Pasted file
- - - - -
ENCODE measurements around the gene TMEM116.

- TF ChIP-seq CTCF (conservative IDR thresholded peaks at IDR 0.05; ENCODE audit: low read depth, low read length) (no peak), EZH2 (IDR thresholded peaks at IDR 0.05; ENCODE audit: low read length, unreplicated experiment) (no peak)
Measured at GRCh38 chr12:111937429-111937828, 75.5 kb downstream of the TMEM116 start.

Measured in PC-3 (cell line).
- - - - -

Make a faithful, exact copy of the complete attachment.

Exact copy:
ENCODE measurements around the gene TMEM116.

- TF ChIP-seq CTCF (conservative IDR thresholded peaks at IDR 0.05; ENCODE audit: low read depth, low read length) (no peak), EZH2 (IDR thresholded peaks at IDR 0.05; ENCODE audit: low read length, unreplicated experiment) (no peak)
Measured at GRCh38 chr12:111937429-111937828, 75.5 kb downstream of the TMEM116 start.

Measured in PC-3 (cell line).